8.) Allow Yourself Mistakes!! No one in this world is perfect, and we are all bound to make mistakes. We just have to figure out what went wrong then pick ourselves up and keep going. Learn from your mistakes and try not to dwell on them. Use them as motivation, because once you make a mistake and learn from it – it won’t be made again. Look at the positive side of your mistake.

And here are a few motivators for those with lower incomes like myself:

9.) Don’t Compare Lifestyles. It may seem like all of the stories you read in the media about debt success stories are for families with larger incomes. To fight debt they have eliminated expenses such as landscaping or trading in their expensive SUV’s. They do have more discretionary spending to cut. It’s hard, but do not focus on that! Rather, just look at the success story behind it and how they were motivated to make a change in their life. The goal to become debt-free is what binds us all together. Share in their success and keep yourself heading towards your goal.

10.) Realize How Strong You Are!!! When you have a lower income, you do have to go about reducing your debt differently and have to forgo what some consider “necessities”. Just remember that every time you lower your heat to 60 degrees during the day or everytime you purchased used clothing instead of new – you are really showing how STRONG YOU ARE!! If I could, I would visit every one of you that are having a hard time seeing this in yourself and I would be your personal cheerleader. Why? Because it is so true! You are already very strong, and already have the potential to move mountains. Get motivated and determined to become debt-free. You CAN and WILL do it!!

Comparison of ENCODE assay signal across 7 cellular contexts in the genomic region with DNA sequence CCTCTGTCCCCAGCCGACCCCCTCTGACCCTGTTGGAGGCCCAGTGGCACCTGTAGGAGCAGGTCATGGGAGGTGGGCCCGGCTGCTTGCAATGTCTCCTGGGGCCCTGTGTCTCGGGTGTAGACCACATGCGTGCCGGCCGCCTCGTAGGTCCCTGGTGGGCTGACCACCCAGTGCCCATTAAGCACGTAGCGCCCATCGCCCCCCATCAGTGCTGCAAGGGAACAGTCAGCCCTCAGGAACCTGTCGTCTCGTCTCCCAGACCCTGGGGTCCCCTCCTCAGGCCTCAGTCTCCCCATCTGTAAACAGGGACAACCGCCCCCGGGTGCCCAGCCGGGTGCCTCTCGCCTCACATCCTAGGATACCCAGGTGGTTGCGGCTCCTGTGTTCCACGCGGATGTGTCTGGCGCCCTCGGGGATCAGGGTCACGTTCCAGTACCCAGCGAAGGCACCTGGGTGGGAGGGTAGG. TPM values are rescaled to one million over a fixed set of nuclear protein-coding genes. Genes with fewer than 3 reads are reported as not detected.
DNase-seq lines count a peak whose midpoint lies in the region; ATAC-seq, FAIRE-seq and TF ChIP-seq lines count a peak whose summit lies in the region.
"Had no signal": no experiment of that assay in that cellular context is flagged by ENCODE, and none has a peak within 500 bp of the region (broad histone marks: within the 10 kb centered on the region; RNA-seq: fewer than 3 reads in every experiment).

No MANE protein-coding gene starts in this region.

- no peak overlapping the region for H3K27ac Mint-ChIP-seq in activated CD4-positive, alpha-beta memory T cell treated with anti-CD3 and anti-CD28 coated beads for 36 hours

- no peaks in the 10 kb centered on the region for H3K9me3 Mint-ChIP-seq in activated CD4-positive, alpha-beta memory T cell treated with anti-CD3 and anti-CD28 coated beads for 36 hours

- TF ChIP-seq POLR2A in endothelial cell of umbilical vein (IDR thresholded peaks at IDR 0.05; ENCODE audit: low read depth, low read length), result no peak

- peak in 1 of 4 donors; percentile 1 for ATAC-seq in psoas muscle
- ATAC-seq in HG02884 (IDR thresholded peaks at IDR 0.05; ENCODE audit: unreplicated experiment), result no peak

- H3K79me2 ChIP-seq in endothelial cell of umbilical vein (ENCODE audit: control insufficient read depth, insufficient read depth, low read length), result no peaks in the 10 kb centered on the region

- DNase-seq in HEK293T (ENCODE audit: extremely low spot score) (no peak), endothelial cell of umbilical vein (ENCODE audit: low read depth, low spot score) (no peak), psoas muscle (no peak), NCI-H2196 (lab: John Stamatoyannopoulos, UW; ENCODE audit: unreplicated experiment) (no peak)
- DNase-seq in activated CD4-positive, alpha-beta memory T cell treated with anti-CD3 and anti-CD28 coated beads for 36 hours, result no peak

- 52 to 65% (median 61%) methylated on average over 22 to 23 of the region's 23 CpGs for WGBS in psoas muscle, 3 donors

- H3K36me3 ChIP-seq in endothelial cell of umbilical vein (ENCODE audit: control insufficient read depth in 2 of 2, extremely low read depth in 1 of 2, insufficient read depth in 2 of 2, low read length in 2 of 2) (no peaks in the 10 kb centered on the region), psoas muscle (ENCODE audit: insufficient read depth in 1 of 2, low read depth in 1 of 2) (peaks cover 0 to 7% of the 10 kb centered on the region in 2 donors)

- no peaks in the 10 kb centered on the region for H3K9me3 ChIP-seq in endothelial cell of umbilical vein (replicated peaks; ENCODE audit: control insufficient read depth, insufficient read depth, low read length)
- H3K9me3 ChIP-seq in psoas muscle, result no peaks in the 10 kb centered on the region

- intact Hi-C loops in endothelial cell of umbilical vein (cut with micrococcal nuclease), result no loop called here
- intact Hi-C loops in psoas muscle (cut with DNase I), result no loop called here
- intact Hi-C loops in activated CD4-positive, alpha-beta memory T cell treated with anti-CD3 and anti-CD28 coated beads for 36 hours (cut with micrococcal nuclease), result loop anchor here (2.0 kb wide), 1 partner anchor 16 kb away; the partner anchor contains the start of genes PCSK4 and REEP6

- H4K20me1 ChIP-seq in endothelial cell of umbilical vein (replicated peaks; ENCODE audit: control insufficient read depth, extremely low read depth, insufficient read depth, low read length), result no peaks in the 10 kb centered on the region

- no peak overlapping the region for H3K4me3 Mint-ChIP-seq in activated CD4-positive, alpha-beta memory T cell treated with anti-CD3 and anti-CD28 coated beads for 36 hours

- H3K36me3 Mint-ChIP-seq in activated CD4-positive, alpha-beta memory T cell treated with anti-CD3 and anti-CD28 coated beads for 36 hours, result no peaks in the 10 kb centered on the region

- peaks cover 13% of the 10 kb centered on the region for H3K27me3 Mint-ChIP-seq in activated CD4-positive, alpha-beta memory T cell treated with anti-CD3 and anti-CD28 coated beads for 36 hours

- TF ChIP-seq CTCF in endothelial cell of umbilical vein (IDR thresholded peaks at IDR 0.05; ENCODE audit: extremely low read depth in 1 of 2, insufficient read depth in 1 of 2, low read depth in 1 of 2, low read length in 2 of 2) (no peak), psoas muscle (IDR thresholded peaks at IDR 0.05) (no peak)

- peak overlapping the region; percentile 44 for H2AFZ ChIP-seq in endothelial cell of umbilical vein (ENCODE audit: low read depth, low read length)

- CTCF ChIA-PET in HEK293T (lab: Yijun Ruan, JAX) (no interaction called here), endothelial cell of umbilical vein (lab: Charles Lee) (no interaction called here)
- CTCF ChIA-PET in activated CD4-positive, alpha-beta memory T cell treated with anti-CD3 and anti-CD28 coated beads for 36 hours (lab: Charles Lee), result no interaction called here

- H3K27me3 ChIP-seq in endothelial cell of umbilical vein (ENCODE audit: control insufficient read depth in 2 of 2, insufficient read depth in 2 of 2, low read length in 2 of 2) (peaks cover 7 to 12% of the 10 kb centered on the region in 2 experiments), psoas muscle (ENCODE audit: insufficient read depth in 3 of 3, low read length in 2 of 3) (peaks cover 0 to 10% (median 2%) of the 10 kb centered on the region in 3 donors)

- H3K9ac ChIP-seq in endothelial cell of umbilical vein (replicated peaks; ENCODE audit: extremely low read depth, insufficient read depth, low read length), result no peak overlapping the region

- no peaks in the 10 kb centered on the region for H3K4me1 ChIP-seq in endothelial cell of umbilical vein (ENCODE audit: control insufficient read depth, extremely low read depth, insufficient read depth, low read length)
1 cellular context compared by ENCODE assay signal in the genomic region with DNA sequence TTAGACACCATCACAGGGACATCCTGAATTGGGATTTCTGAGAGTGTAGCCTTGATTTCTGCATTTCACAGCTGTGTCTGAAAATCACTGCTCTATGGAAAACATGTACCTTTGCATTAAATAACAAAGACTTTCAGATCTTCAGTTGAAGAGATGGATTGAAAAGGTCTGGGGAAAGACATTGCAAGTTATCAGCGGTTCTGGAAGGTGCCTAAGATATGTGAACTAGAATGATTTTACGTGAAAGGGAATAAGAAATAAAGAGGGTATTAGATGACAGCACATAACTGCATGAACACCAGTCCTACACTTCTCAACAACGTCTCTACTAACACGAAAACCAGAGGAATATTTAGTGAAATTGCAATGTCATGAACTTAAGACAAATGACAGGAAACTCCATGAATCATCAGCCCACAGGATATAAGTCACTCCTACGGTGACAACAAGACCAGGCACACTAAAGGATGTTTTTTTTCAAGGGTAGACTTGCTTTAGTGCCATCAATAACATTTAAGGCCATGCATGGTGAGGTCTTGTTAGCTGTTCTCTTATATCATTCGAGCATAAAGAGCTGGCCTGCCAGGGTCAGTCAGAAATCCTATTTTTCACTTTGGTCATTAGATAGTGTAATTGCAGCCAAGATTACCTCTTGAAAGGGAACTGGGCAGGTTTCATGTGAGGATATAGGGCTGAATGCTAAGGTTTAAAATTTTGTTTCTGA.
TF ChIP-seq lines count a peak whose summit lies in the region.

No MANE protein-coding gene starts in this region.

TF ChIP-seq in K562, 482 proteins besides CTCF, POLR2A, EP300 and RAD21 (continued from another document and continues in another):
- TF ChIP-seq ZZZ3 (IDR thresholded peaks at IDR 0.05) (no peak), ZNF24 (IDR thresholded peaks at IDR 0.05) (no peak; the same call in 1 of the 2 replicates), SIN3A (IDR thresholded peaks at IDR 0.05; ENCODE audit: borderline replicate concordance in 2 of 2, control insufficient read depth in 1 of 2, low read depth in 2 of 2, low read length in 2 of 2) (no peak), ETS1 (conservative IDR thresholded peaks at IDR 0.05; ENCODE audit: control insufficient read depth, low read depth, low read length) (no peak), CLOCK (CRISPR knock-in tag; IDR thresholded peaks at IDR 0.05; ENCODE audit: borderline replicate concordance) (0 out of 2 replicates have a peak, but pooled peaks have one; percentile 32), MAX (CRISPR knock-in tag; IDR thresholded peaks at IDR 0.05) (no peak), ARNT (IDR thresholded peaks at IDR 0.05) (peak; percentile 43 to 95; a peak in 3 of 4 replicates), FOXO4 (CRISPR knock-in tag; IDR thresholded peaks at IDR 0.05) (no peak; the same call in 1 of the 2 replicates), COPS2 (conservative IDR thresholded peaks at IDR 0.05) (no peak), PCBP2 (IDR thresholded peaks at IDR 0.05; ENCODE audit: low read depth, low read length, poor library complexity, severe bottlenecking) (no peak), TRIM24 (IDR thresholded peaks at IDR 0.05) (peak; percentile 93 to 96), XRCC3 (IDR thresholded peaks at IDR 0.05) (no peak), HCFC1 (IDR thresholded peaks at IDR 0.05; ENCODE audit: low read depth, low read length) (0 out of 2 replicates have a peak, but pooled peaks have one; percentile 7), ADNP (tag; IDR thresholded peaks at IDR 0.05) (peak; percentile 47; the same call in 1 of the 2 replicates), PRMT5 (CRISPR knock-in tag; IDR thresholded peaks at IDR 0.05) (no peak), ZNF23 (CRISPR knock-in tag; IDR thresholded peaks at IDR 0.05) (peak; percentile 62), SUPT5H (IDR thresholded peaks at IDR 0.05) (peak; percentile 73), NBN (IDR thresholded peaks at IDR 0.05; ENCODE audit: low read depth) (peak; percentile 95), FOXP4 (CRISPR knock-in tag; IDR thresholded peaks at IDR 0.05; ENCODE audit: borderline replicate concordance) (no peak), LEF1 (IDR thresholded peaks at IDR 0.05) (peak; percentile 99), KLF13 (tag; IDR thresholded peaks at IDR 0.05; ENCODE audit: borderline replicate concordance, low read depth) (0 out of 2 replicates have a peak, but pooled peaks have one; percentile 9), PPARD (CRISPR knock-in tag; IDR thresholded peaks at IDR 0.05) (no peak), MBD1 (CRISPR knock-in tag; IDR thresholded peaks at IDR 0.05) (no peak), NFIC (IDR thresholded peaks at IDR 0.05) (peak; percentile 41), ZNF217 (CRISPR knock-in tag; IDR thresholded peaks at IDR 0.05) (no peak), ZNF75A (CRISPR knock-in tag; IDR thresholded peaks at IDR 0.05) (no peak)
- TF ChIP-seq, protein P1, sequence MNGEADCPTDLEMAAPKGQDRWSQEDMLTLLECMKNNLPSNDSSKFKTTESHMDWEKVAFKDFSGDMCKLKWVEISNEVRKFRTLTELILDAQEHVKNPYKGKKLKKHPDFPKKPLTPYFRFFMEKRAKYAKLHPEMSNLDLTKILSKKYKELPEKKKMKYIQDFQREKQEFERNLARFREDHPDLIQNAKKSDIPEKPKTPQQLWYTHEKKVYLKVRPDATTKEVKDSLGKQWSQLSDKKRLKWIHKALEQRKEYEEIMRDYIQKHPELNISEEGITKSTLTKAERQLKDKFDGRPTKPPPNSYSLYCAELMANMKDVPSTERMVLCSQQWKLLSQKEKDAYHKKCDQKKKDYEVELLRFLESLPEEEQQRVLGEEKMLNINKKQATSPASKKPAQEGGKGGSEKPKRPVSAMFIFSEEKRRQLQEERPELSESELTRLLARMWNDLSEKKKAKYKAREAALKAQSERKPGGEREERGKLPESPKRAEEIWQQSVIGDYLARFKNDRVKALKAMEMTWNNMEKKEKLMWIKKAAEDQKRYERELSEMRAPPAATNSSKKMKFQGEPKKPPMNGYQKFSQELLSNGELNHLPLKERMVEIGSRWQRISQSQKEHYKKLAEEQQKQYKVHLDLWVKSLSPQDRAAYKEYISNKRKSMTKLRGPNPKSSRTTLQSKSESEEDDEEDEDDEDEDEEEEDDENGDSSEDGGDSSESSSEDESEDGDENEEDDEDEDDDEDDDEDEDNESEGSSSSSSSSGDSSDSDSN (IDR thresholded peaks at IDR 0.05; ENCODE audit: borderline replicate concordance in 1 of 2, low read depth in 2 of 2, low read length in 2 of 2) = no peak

Now, with all of these ways to get motivated – let’s get to it everyone. Let’s become DEBT-FREE!!!!!!!

Post featured at the Carnival of Debt Reduction #32 at Consumerism Commentary.
Technorati Tags: motivation, debt+reduction, debt+free

If I Had a Nickel …

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How many times have you heard, “If I had a nickel … (and then something like – for every time blah, blah, blah)”.

I’ve heard that alot, and here’s my latest one:

If I had a nickel for every time I’ve goofed up on my road so far to become debt free, I’d be a millionaire.

Okay, so I haven’t goofed up that much – but I have made some blunders.

Like the time I initiated a balance transfer to the wrong credit card.

Or, like the time I paid my credit card late by one day.

Or, like the time my husband received an inheritance and it was spent unwisely.

The point I’m trying to make is that we ALL make mistakes. Just learn from those mistakes and don’t make them again. Reducing your debt is not an easy thing to do. If it was, there wouldn’t be so many of us blogging to track our progress to get rid of it. Just pick your head back up, look straight ahead at your goal, and reach it.

Now, will I ever enter in the wrong credit card number when doing a balance transfer again? You bet yer britches I won’t! 🙂

*Article included at the Carnival of Debt Reduction #31 at Canadian Capitalist
Technorati Tags: debt, credit+cards, debt+reduction